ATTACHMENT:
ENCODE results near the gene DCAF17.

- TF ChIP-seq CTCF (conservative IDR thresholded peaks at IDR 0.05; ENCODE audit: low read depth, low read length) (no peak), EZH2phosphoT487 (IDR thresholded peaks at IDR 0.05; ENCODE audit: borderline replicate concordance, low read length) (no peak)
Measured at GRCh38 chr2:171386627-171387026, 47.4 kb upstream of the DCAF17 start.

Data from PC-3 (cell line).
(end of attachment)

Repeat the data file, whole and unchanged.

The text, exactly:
ENCODE results near the gene DCAF17.

- TF ChIP-seq CTCF (conservative IDR thresholded peaks at IDR 0.05; ENCODE audit: low read depth, low read length) (no peak), EZH2phosphoT487 (IDR thresholded peaks at IDR 0.05; ENCODE audit: borderline replicate concordance, low read length) (no peak)
Measured at GRCh38 chr2:171386627-171387026, 47.4 kb upstream of the DCAF17 start.

Data from PC-3 (cell line).